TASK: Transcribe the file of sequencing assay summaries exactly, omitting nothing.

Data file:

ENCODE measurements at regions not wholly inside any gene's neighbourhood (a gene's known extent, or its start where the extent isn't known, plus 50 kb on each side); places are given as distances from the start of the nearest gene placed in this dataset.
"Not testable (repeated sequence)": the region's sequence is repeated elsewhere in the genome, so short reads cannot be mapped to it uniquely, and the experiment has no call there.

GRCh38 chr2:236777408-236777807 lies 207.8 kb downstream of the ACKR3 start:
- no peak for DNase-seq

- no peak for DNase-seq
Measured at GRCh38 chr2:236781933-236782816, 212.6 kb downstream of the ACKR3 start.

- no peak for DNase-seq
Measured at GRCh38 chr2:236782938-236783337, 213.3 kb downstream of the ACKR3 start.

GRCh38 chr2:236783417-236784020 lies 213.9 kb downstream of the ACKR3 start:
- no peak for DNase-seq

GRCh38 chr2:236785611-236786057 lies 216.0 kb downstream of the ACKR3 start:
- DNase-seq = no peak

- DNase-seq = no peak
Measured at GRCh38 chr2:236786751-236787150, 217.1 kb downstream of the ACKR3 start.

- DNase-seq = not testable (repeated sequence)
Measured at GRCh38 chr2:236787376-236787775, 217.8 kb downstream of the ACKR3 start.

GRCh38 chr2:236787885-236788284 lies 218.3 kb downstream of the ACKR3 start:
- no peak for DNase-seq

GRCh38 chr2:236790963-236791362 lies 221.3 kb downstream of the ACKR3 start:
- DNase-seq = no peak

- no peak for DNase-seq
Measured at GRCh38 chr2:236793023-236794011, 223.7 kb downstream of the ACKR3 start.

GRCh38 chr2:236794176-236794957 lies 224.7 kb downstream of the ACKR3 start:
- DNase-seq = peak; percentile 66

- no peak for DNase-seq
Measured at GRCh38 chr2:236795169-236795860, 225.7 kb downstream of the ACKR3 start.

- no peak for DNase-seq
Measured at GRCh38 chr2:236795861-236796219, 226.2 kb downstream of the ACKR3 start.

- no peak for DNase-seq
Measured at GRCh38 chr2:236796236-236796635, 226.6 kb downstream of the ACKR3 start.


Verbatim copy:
ENCODE measurements at regions not wholly inside any gene's neighbourhood (a gene's known extent, or its start where the extent isn't known, plus 50 kb on each side); places are given as distances from the start of the nearest gene placed in this dataset.
"Not testable (repeated sequence)": the region's sequence is repeated elsewhere in the genome, so short reads cannot be mapped to it uniquely, and the experiment has no call there.

GRCh38 chr2:236777408-236777807 lies 207.8 kb downstream of the ACKR3 start:
- no peak for DNase-seq

- no peak for DNase-seq
Measured at GRCh38 chr2:236781933-236782816, 212.6 kb downstream of the ACKR3 start.

- no peak for DNase-seq
Measured at GRCh38 chr2:236782938-236783337, 213.3 kb downstream of the ACKR3 start.

GRCh38 chr2:236783417-236784020 lies 213.9 kb downstream of the ACKR3 start:
- no peak for DNase-seq

GRCh38 chr2:236785611-236786057 lies 216.0 kb downstream of the ACKR3 start:
- DNase-seq = no peak

- DNase-seq = no peak
Measured at GRCh38 chr2:236786751-236787150, 217.1 kb downstream of the ACKR3 start.

- DNase-seq = not testable (repeated sequence)
Measured at GRCh38 chr2:236787376-236787775, 217.8 kb downstream of the ACKR3 start.

GRCh38 chr2:236787885-236788284 lies 218.3 kb downstream of the ACKR3 start:
- no peak for DNase-seq

GRCh38 chr2:236790963-236791362 lies 221.3 kb downstream of the ACKR3 start:
- DNase-seq = no peak

- no peak for DNase-seq
Measured at GRCh38 chr2:236793023-236794011, 223.7 kb downstream of the ACKR3 start.

GRCh38 chr2:236794176-236794957 lies 224.7 kb downstream of the ACKR3 start:
- DNase-seq = peak; percentile 66

- no peak for DNase-seq
Measured at GRCh38 chr2:236795169-236795860, 225.7 kb downstream of the ACKR3 start.

- no peak for DNase-seq
Measured at GRCh38 chr2:236795861-236796219, 226.2 kb downstream of the ACKR3 start.

- no peak for DNase-seq
Measured at GRCh38 chr2:236796236-236796635, 226.6 kb downstream of the ACKR3 start.